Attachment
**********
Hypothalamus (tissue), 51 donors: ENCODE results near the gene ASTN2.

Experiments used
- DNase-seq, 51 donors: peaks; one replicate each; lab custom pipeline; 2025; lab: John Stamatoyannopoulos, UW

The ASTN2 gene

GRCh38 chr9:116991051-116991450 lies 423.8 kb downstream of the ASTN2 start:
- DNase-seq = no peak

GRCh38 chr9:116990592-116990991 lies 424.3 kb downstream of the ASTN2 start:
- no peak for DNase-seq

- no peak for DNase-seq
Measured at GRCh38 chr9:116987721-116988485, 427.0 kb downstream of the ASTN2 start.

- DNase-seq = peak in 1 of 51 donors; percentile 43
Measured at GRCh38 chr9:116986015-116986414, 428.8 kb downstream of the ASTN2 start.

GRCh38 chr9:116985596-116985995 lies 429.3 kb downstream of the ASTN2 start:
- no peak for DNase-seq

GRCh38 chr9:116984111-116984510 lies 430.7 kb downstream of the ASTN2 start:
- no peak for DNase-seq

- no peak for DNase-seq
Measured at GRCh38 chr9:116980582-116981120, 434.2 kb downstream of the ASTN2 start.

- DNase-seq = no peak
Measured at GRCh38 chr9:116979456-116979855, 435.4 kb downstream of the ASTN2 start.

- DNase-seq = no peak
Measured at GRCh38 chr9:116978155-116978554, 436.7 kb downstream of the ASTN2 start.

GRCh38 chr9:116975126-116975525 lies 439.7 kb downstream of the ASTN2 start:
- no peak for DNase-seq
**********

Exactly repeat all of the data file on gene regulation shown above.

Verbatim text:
Hypothalamus (tissue), 51 donors: ENCODE results near the gene ASTN2.

Experiments used
- DNase-seq, 51 donors: peaks; one replicate each; lab custom pipeline; 2025; lab: John Stamatoyannopoulos, UW

The ASTN2 gene

GRCh38 chr9:116991051-116991450 lies 423.8 kb downstream of the ASTN2 start:
- DNase-seq = no peak

GRCh38 chr9:116990592-116990991 lies 424.3 kb downstream of the ASTN2 start:
- no peak for DNase-seq

- no peak for DNase-seq
Measured at GRCh38 chr9:116987721-116988485, 427.0 kb downstream of the ASTN2 start.

- DNase-seq = peak in 1 of 51 donors; percentile 43
Measured at GRCh38 chr9:116986015-116986414, 428.8 kb downstream of the ASTN2 start.

GRCh38 chr9:116985596-116985995 lies 429.3 kb downstream of the ASTN2 start:
- no peak for DNase-seq

GRCh38 chr9:116984111-116984510 lies 430.7 kb downstream of the ASTN2 start:
- no peak for DNase-seq

- no peak for DNase-seq
Measured at GRCh38 chr9:116980582-116981120, 434.2 kb downstream of the ASTN2 start.

- DNase-seq = no peak
Measured at GRCh38 chr9:116979456-116979855, 435.4 kb downstream of the ASTN2 start.

- DNase-seq = no peak
Measured at GRCh38 chr9:116978155-116978554, 436.7 kb downstream of the ASTN2 start.

GRCh38 chr9:116975126-116975525 lies 439.7 kb downstream of the ASTN2 start:
- no peak for DNase-seq